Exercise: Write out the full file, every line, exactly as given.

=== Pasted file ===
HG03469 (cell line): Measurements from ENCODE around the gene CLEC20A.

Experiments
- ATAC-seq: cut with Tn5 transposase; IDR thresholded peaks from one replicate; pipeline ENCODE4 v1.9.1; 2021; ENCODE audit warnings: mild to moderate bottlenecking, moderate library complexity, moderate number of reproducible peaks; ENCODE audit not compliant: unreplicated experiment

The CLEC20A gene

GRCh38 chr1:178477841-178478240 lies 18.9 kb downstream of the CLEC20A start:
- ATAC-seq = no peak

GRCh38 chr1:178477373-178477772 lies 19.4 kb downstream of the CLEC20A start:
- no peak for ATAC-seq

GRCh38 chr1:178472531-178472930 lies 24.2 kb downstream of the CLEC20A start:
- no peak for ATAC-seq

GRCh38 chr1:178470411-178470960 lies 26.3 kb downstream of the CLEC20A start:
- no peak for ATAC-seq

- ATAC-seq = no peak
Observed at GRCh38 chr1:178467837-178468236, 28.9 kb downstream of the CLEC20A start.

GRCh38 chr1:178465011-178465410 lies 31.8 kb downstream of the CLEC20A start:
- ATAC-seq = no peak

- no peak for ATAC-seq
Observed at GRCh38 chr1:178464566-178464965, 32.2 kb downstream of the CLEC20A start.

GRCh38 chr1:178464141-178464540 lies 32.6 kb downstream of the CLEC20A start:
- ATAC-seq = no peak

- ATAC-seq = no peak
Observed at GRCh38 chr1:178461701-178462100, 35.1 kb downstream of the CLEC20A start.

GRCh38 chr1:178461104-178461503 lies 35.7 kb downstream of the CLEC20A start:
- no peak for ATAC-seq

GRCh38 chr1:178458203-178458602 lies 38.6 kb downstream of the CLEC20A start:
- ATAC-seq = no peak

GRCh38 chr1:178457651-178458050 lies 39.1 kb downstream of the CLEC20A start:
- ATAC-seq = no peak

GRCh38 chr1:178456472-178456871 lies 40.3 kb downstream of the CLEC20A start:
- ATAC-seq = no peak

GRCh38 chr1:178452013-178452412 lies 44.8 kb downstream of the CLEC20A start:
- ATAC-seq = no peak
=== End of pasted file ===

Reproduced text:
HG03469 (cell line): Measurements from ENCODE around the gene CLEC20A.

Experiments
- ATAC-seq: cut with Tn5 transposase; IDR thresholded peaks from one replicate; pipeline ENCODE4 v1.9.1; 2021; ENCODE audit warnings: mild to moderate bottlenecking, moderate library complexity, moderate number of reproducible peaks; ENCODE audit not compliant: unreplicated experiment

The CLEC20A gene

GRCh38 chr1:178477841-178478240 lies 18.9 kb downstream of the CLEC20A start:
- ATAC-seq = no peak

GRCh38 chr1:178477373-178477772 lies 19.4 kb downstream of the CLEC20A start:
- no peak for ATAC-seq

GRCh38 chr1:178472531-178472930 lies 24.2 kb downstream of the CLEC20A start:
- no peak for ATAC-seq

GRCh38 chr1:178470411-178470960 lies 26.3 kb downstream of the CLEC20A start:
- no peak for ATAC-seq

- ATAC-seq = no peak
Observed at GRCh38 chr1:178467837-178468236, 28.9 kb downstream of the CLEC20A start.

GRCh38 chr1:178465011-178465410 lies 31.8 kb downstream of the CLEC20A start:
- ATAC-seq = no peak

- no peak for ATAC-seq
Observed at GRCh38 chr1:178464566-178464965, 32.2 kb downstream of the CLEC20A start.

GRCh38 chr1:178464141-178464540 lies 32.6 kb downstream of the CLEC20A start:
- ATAC-seq = no peak

- ATAC-seq = no peak
Observed at GRCh38 chr1:178461701-178462100, 35.1 kb downstream of the CLEC20A start.

GRCh38 chr1:178461104-178461503 lies 35.7 kb downstream of the CLEC20A start:
- no peak for ATAC-seq

GRCh38 chr1:178458203-178458602 lies 38.6 kb downstream of the CLEC20A start:
- ATAC-seq = no peak

GRCh38 chr1:178457651-178458050 lies 39.1 kb downstream of the CLEC20A start:
- ATAC-seq = no peak

GRCh38 chr1:178456472-178456871 lies 40.3 kb downstream of the CLEC20A start:
- ATAC-seq = no peak

GRCh38 chr1:178452013-178452412 lies 44.8 kb downstream of the CLEC20A start:
- ATAC-seq = no peak